The software for this machine was being worked on by RJ Mical and Dale Luck. The operating system for Lorraine was truly ambitious for the time, and it was unmatched in the home computer world. According to Miner, the operating system was truly the best feature of the system. In just 256K, it delivered a fully preemptive, multitasking, operating system with priority based scheduling and interprocess communication. This was a GUI system with windows that could have their own color palettes, their own resolutions, and so on. This was built of three main pieces: AmigaDOS, Intuition, and Workbench. AmigaDOS, as the name implies, was responsible for hardware abstraction and disk operations. Intuition was the windowing system API, and Workbench was comprised of the desktop environment and file manager. The kernel, called Exec, was the brainchild of Carl Sassenrath who was hired to work on the OS and this was expressly what he wanted to do from the start. In his interview for the job when asked what he wanted to work on he stated that he wanted to make a multitasking OS. Amiga obliged. This system was booted by Kickstart. Which was the bootstrap loader for the system. In the first model, this was done off a floppy disk as Amiga wanted to be able to ship updates to correct any bugs. In later models, this was on a ROM chip.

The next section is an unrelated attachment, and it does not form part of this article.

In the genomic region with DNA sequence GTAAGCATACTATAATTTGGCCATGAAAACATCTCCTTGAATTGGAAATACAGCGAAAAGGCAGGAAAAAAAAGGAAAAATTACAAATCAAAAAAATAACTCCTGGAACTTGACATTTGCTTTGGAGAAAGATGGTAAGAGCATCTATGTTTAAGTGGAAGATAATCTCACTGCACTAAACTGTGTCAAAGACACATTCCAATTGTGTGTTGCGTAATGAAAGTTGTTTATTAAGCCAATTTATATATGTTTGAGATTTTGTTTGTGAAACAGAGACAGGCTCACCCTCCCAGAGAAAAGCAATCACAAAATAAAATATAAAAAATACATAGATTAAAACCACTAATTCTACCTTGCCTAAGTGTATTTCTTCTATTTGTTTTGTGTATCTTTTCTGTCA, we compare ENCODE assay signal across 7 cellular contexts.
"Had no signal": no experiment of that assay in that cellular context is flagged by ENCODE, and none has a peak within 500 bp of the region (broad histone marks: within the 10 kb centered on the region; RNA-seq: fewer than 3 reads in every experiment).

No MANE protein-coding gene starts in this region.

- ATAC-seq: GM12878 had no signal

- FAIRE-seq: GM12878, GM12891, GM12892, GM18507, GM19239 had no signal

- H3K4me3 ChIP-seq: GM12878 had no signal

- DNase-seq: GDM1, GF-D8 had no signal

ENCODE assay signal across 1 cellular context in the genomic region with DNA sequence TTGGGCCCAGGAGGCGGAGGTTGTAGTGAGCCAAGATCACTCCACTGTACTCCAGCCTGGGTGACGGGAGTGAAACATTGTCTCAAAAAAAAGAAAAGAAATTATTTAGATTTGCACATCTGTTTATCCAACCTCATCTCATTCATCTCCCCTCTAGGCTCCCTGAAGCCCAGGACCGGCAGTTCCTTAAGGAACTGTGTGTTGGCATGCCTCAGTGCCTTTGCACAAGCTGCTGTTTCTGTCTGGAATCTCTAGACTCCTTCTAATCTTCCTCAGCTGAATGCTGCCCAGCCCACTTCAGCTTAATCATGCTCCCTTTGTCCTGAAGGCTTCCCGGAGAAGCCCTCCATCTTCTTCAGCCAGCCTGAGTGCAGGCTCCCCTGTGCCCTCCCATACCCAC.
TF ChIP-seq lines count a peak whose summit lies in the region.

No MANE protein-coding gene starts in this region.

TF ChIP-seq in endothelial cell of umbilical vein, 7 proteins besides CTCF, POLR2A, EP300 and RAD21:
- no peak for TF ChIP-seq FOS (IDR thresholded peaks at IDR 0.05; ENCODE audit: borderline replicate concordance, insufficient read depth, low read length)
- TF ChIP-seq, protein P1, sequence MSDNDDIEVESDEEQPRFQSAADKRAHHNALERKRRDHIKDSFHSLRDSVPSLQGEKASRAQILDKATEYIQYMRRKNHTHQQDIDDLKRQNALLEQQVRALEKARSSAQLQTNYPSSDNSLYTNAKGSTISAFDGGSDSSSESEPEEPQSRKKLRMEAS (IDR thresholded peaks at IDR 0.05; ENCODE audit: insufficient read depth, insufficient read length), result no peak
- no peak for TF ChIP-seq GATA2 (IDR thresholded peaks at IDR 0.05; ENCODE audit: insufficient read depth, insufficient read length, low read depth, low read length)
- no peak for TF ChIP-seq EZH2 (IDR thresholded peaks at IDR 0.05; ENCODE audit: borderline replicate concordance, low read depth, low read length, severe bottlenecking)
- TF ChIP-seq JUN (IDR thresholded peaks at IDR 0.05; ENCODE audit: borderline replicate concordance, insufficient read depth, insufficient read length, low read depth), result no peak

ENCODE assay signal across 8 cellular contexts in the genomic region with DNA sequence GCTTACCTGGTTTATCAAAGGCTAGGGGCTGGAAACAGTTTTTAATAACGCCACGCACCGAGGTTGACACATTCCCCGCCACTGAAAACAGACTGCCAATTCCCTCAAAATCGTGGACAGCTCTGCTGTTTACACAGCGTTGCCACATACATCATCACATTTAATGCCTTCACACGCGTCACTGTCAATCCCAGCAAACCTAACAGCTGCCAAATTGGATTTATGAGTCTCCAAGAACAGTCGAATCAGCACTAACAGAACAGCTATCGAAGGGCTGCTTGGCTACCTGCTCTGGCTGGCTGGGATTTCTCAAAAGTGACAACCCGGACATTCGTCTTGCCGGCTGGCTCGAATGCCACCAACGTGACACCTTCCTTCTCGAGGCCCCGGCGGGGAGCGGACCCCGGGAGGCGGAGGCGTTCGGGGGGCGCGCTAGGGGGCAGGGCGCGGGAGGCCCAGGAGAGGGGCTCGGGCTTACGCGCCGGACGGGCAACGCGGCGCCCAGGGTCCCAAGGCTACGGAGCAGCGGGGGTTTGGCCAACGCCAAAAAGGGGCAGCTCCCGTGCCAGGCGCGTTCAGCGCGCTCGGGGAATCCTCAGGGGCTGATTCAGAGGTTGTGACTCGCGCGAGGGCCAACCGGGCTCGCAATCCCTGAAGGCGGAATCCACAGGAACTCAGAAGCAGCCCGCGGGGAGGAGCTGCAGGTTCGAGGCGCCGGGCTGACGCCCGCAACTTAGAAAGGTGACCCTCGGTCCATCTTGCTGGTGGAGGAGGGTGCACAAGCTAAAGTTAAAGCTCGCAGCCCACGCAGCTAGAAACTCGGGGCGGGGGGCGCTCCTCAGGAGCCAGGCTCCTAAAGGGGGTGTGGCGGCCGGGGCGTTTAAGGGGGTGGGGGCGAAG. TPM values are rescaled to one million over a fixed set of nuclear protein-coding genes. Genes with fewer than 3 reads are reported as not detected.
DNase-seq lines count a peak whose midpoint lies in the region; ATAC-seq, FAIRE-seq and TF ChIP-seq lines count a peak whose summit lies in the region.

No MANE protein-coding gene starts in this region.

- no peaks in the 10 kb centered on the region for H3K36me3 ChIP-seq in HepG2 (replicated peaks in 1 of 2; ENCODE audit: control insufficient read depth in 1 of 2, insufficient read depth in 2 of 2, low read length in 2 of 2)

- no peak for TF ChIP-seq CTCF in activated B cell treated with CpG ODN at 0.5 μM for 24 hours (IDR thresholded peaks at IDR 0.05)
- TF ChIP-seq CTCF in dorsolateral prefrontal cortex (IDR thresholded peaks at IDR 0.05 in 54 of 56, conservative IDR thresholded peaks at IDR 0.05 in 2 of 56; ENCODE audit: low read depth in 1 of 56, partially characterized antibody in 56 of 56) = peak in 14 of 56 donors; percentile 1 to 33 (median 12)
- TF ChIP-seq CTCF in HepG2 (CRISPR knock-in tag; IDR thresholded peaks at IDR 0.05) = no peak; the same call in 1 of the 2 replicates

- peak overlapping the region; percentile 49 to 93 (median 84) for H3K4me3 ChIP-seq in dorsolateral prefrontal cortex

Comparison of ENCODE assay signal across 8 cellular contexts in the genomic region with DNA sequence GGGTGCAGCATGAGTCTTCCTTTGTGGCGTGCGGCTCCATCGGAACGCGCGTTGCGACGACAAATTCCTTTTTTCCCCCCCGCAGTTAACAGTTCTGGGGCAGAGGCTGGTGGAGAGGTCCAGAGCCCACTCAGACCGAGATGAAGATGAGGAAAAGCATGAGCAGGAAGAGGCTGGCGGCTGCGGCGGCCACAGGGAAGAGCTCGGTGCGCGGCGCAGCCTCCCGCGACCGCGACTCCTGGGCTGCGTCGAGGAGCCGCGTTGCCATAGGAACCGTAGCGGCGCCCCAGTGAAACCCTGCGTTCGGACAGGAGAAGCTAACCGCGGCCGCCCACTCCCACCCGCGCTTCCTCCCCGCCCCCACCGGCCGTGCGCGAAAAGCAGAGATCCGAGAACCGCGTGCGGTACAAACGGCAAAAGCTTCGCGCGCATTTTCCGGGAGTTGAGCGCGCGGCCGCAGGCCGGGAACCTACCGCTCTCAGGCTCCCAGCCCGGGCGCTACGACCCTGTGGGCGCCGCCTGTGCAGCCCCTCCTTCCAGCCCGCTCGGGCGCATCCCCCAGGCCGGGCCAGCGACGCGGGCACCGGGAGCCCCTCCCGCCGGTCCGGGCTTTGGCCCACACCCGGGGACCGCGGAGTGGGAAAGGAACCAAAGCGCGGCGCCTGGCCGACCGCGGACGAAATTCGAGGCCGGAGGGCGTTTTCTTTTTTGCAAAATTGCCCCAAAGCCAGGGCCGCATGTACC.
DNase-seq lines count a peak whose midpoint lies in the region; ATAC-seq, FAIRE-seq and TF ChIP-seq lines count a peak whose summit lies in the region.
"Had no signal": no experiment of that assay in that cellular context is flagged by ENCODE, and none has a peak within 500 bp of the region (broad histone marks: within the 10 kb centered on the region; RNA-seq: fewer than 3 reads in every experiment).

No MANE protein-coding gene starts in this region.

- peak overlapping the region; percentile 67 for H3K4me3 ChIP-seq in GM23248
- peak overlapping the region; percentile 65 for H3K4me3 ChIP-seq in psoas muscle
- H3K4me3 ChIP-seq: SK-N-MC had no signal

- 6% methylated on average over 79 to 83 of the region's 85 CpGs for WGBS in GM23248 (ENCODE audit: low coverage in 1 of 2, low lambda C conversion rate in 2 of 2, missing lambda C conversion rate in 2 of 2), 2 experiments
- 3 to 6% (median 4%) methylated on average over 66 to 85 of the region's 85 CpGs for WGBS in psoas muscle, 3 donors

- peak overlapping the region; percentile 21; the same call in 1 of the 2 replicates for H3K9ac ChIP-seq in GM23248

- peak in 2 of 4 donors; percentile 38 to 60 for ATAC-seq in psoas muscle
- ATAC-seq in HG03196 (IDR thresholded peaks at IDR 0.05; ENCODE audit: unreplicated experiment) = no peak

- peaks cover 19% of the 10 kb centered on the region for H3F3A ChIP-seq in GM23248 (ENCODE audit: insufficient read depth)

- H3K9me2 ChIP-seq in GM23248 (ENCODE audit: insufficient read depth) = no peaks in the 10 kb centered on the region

Neither the final hardware nor the final software were completed in time for CES. Mical and Dave Needle (a chip architect who worked with Miner) took all of the breadboards to the show in a large box. This box was large enough that the two purchased Lorraine her own ticket for the trip. During the flight, a meal was served and the duo tried to get more food by putting a pillow and jacket on Lorraine and asking the stewardess to provide “Joe Pillow” a meal. Mical and Luck had also written several demo programs to show off the hardware. The most popular and most impressive of these demos was the “Boing Ball,” a simple demonstration of a red and white checkered ball bouncing around a screen with synchronized audio (the boing sound was actually Bob Parasseau hitting the metal overhead door at the back of the office with a wiffle bat). The machine was well received at CES. Unfortunately, the company had exhausted its funds, but rather fortunately, Atari provided a $500000 dollar advance (around $1.5 million in 2023) on the licensing deal to keep things afloat. Shortly after this advance was made, Jack Tramiel, the former Commodore boss, approached Amiga to purchase the company for ninety eight cents per share. Amiga refused. Morse began looking for other buyers, and he settled on Commodore. Commodore not only wanted buy the shares of the company but also pay off the loan to Atari and end their obligations to them.
With Tramiel having left Commodore, Commodore was going in many directions at once. 1984 saw the company introduce the 264 series (similar to the plus 4, but with the 7501 clocked at 1.76MHz) with very poor reception and bad sales numbers. The 500, 600, and 700 series machines, which were intended to be the new line of CBM machines, were likewise poor market performers. Commodore’s best machines at this point were the Commodore 64, the Commodore Colt (PC clone), and the CBM 900 (a UNIX machine).